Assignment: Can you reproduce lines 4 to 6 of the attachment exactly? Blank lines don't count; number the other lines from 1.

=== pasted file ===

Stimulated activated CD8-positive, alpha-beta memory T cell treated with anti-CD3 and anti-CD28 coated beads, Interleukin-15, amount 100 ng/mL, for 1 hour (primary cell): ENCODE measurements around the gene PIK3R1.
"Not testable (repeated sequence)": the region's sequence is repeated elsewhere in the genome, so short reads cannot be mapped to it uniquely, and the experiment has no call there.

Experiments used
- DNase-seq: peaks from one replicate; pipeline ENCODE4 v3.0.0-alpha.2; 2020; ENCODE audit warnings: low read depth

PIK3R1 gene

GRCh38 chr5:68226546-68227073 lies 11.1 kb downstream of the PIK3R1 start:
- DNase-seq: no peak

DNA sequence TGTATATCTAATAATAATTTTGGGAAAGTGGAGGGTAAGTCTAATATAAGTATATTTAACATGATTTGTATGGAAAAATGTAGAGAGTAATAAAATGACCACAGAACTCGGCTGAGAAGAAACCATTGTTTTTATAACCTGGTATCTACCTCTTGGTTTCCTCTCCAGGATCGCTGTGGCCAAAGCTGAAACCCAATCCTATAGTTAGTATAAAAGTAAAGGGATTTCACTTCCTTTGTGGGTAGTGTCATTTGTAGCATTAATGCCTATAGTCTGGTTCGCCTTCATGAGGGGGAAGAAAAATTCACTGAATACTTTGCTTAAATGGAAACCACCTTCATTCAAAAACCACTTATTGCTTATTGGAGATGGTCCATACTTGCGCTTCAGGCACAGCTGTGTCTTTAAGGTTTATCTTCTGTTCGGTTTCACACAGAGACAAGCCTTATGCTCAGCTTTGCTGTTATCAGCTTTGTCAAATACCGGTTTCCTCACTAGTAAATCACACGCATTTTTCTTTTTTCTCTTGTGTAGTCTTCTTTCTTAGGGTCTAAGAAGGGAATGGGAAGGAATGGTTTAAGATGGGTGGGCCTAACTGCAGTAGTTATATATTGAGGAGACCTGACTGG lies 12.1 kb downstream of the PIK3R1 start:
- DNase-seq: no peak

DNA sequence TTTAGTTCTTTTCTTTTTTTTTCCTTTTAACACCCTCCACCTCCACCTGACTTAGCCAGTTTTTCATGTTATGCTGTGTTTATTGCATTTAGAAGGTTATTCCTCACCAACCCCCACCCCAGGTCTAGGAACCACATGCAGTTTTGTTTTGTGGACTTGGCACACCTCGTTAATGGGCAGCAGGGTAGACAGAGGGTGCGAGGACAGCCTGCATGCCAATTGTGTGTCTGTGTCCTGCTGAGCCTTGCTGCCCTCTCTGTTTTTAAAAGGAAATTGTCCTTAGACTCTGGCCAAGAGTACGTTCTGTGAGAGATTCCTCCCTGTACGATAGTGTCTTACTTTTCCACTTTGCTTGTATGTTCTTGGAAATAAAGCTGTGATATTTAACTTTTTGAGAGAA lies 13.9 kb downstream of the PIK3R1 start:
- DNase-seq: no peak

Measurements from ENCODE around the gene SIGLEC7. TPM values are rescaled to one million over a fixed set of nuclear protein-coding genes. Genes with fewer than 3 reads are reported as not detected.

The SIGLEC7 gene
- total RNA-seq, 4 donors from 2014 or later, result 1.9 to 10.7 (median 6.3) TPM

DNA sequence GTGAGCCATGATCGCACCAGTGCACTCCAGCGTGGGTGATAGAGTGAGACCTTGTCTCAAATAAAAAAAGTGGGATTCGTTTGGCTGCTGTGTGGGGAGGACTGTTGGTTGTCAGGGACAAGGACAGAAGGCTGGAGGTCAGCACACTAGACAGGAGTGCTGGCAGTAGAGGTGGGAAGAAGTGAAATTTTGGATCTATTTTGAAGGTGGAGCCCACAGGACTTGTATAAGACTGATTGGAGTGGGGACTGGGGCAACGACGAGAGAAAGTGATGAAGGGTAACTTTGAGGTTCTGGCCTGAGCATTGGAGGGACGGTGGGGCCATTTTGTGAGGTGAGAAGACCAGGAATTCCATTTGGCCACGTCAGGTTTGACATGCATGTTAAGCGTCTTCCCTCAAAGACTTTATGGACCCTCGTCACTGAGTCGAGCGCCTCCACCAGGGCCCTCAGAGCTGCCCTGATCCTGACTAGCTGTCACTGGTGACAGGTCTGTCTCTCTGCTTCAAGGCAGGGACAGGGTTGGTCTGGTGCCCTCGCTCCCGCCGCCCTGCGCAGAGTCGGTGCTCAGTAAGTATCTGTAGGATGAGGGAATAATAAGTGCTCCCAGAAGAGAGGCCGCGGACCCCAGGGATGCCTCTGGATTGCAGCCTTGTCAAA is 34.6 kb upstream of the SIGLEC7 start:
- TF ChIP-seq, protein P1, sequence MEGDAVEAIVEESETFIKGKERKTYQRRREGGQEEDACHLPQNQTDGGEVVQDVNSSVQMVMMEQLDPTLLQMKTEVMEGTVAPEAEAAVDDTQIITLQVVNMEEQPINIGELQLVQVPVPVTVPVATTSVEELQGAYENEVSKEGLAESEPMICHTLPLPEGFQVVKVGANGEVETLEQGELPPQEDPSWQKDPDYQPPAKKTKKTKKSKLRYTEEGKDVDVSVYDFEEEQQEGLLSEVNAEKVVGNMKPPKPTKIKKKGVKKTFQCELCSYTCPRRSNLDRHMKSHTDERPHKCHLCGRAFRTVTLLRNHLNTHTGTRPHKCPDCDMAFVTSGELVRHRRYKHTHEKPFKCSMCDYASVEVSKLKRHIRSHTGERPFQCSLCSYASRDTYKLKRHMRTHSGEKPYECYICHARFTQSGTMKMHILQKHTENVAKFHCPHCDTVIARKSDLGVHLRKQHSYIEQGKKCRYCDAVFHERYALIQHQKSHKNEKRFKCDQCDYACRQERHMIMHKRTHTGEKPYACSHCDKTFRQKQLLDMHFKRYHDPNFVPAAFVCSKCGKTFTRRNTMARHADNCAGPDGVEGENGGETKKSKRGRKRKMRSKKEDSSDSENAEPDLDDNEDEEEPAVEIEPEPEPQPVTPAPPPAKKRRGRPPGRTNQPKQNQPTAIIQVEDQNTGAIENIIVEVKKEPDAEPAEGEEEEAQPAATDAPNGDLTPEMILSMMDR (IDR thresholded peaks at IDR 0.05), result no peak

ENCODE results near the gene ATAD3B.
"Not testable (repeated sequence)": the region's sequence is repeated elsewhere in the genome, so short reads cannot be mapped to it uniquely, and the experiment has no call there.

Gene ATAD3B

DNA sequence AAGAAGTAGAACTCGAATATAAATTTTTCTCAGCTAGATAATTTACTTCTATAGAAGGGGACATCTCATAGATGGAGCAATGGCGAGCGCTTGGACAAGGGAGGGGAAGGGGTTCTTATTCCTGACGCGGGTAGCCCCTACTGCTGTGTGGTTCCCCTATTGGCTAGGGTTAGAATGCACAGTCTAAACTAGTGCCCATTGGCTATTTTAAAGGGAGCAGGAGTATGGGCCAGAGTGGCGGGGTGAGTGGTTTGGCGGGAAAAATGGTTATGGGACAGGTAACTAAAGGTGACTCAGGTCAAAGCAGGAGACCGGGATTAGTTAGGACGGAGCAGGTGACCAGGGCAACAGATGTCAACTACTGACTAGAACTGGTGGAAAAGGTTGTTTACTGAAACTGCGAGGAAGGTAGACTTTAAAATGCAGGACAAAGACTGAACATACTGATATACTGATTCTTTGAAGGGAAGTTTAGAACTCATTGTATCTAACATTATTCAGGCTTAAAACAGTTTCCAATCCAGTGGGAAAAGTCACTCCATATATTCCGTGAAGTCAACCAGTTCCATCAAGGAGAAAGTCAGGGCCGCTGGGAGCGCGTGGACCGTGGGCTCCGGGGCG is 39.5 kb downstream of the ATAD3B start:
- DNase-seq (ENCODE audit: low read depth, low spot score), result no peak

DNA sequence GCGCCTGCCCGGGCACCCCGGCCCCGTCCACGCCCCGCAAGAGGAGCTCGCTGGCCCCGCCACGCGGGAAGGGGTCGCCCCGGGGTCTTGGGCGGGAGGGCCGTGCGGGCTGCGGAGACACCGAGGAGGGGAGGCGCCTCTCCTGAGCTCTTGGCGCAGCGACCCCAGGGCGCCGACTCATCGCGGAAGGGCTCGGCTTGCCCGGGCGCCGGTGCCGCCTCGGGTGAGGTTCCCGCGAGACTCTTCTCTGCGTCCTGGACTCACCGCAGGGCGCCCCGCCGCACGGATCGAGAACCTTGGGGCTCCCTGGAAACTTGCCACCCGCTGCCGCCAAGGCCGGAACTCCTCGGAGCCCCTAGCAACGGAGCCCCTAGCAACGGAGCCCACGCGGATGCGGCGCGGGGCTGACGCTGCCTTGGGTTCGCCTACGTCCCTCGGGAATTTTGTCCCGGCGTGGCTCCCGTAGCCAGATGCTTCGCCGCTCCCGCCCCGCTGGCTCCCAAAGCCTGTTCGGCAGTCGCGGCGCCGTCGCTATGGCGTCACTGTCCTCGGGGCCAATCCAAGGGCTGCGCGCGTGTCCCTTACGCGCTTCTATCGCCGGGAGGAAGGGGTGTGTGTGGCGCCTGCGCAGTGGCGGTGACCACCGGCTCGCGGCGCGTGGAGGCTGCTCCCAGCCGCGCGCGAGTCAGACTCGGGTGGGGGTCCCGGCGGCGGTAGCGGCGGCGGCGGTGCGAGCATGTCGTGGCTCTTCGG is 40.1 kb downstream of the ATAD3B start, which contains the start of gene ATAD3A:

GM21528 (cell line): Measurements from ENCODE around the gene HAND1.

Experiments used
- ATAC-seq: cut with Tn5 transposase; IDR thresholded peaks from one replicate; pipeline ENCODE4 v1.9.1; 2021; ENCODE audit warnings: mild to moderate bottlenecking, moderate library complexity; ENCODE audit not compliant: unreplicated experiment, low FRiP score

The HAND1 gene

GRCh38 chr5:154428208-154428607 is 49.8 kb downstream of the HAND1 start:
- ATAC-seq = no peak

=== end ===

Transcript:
- DNase-seq: peaks from one replicate; pipeline ENCODE4 v3.0.0-alpha.2; 2020; ENCODE audit warnings: low read depth

PIK3R1 gene

GRCh38 chr5:68226546-68227073 lies 11.1 kb downstream of the PIK3R1 start: